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It is set in the years leading up to the first battles of the U.S. Civil War, mostly in the divided state of Missouri. It follows the fortunes of a young man with Union and abolitionist sympathies, and his involvement with a very Southern family.
This is a novel about the events leading up to the American Civil War, by the American author Winston Churchill, NOT Winston S. Churchill, former Prime Minister of Great Britain. The story is set in the author's home town of St. Louis, Missouri, the site of pivotal events in the western theater of the Civil War, with historically prominent citizens having both Northern and Southern sympathies. St. Louis was also the pre-war home of both Ulysses Grant and William Sherman, each of whom is depicted with drama and realism.
Romantic tension develops between the four main characters: one, Virginia Carvel, the fashionable daughter of Comyn Carvel, a southern gentleman of the old school; another, Clarence Maxwell Colfax, her n'er-do-well cousin who becomes a stalwart cavalier in the Southern cause in an effort to win Ginny's approval; the third, Stephen A. Brice, an earnest young lawyer from Boston who antagonizes Virginia by his zeal for Abraham Lincoln's cause; and the fourth, Eliphalet Hopper, a hard-working clerk with ambitions to advance himself both financially and socially.
The crisis of the title is provoked by Abraham Lincoln's opposition to the extension of slavery, and the power of his personal integrity to win people to his cause, including the young lawyer, Stephen Brice, who becomes a devoted admirer and proponent following a personal interview on the eve of the Freeport debate between Lincoln and Stephen Douglas. This meeting depicts Lincoln's determination to advance the cause of freedom through the possible (and likely) sacrifice of his own political ambitions, and is related with a very believable combination of rustic humor and political acumen on Lincoln's part.
The events prior to Lincoln’s nomination and his eventual election to the Presidency elicit different reactions among the citizens of St. Louis, from the determined antipathy of the Southern sympathizers, to the equally determined patriotism of the population of German immigrants who have fled from their homeland and whose devotion to liberty has caused them to transfer their allegiance to the ideal of American democracy. One of them is Stephen's fellow lawyer, Karl, who bears the scar of a duel fought with broadswords between himself and an arrogant German noble; a duel based on an actual incident in Berlin.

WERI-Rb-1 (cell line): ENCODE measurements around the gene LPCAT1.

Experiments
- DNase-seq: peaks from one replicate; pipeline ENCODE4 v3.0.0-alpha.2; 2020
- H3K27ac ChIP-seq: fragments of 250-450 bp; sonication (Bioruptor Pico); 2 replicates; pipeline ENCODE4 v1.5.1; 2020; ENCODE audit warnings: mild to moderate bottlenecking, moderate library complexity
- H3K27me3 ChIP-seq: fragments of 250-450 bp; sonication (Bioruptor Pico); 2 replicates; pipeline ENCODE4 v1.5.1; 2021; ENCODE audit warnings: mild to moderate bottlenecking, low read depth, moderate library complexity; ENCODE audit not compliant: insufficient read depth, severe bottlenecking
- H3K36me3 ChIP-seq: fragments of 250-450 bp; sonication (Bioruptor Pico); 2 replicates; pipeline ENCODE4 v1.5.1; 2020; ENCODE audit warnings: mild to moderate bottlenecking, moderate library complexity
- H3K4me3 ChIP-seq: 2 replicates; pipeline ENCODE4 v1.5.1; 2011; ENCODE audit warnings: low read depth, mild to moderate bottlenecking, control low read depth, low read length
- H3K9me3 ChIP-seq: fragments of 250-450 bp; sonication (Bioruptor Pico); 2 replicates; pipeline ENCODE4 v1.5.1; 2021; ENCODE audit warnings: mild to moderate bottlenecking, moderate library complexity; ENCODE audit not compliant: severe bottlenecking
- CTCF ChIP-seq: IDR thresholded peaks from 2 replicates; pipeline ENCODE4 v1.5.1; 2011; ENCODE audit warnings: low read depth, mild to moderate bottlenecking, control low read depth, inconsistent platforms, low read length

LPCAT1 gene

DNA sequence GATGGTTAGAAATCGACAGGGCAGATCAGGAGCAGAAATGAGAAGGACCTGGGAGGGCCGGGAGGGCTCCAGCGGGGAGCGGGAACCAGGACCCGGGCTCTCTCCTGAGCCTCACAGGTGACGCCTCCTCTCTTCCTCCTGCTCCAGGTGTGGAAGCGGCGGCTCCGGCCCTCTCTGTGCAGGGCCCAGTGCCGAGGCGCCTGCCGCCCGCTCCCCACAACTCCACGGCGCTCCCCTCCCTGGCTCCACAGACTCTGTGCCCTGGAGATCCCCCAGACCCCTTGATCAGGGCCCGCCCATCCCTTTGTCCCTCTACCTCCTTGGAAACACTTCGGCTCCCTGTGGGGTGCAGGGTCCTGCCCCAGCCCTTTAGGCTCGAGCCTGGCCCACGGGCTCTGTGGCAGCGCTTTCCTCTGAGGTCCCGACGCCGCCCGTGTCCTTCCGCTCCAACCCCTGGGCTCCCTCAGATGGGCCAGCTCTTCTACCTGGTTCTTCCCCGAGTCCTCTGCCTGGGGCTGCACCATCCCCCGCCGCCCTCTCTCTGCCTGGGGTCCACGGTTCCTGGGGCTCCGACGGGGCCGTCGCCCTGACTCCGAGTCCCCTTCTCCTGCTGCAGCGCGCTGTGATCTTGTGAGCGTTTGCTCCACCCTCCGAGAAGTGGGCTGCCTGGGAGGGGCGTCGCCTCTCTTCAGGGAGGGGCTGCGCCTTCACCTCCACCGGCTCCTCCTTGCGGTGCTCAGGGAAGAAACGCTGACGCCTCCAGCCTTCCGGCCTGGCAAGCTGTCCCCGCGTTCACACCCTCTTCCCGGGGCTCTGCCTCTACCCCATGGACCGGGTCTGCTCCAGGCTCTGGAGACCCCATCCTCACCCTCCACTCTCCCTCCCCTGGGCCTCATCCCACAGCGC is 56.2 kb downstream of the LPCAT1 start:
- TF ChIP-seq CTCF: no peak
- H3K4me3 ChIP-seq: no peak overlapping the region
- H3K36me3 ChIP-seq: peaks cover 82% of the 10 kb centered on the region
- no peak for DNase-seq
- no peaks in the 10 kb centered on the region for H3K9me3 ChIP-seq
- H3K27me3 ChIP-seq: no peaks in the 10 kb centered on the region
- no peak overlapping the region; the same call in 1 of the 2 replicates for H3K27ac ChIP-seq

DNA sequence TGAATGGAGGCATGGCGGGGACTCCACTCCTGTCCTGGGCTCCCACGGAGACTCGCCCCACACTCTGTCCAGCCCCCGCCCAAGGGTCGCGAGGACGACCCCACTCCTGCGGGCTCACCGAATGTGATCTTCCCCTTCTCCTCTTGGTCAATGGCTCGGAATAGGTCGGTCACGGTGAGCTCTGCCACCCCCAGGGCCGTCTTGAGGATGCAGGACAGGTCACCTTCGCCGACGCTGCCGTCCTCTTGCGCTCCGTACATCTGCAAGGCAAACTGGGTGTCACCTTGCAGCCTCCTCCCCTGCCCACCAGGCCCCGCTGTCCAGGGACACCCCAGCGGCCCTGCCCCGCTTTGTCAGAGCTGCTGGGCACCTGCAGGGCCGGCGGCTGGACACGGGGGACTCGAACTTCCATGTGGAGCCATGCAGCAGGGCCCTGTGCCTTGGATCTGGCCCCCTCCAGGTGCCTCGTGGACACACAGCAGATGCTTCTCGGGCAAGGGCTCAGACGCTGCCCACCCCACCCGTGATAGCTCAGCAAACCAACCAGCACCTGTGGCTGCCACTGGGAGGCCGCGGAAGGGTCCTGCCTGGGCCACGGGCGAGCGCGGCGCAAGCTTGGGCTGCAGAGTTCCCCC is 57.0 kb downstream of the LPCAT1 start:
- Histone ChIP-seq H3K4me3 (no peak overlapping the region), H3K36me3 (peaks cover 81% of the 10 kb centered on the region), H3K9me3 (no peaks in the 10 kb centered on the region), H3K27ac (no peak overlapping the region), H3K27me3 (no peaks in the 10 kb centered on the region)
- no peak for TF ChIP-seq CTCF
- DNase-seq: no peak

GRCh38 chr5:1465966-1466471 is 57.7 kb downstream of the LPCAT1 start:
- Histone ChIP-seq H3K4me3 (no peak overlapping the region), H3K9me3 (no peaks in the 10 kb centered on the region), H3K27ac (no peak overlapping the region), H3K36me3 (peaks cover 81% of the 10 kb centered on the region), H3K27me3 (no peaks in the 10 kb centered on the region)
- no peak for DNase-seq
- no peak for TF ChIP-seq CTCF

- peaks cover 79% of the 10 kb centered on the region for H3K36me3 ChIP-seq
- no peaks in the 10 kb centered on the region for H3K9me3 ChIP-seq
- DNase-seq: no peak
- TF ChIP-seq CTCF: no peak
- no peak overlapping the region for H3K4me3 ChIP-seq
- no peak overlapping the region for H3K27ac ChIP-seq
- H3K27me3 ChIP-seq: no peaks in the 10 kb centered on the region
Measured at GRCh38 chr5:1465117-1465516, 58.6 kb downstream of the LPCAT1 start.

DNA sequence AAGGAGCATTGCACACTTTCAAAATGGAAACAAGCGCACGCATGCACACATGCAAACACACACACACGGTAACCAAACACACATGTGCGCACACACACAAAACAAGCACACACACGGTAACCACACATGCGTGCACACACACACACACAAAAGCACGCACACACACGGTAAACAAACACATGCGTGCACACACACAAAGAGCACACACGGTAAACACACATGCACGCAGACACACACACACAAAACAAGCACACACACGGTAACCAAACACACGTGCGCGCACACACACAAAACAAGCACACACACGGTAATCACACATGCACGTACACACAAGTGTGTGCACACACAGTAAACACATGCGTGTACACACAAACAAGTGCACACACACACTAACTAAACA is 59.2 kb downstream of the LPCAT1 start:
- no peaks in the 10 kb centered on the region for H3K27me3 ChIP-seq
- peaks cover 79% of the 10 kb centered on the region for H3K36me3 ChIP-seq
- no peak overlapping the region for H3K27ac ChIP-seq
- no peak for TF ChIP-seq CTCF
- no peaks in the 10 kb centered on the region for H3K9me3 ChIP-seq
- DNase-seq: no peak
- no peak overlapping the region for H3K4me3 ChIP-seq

Although the personal rivalries follow an almost soap opera style formula, the overall events of the war from the perspective of St. Louis and the Western theater of war are dramatically depicted with well-researched authenticity, and both Grant and Sherman are depicted as having a personal involvement in the lives of the main characters. A pivotal moment in the heroine's life is presented through her transformation from being self-centered and self-absorbed to becoming self-sacrificing and dedicated to easing the suffering of those around her. This is represented as a Christian metaphor for the way that God uses challenges to mould a person's character.
Eventually she and the young lawyer find themselves meeting Lincoln together to try to save her cousin's life after Clarence is condemned as a Southern spy, and together they experience Lincoln's power to bring about a reconciliation between them, just before the national reconciliation which Lincoln proposed between the North and the South would be aborted by John Wilkes Booth's bullet.
This novel is a story about Abraham Lincoln in the same sense that the novel Ben Hur is "a tale of the Christ," in that Lincoln only appears twice, for a total of about two dozen pages, but his philosophy is a dynamic presence throughout the story. The author portrays Lincoln as being the sacrifice America had to pay to redeem it from the sin of slavery.
As a side note: General Lew Wallace wrote Ben Hur partly as a way to revive his reputation in the aftermath of the battle of Shiloh, in which his division played an undistinguished role, marching and countermarching futilely the first day of the battle, the aftermath of which left Sherman so discouraged that he remarked to Grant, "They sure whupped us today!" To which Grant replied, "Yep. We'll whup them tomorrow," and they did.
In his post-script, the author offers this apology for supporting Lincoln's point of view, by explaining, "Lincoln loved both the South and the North.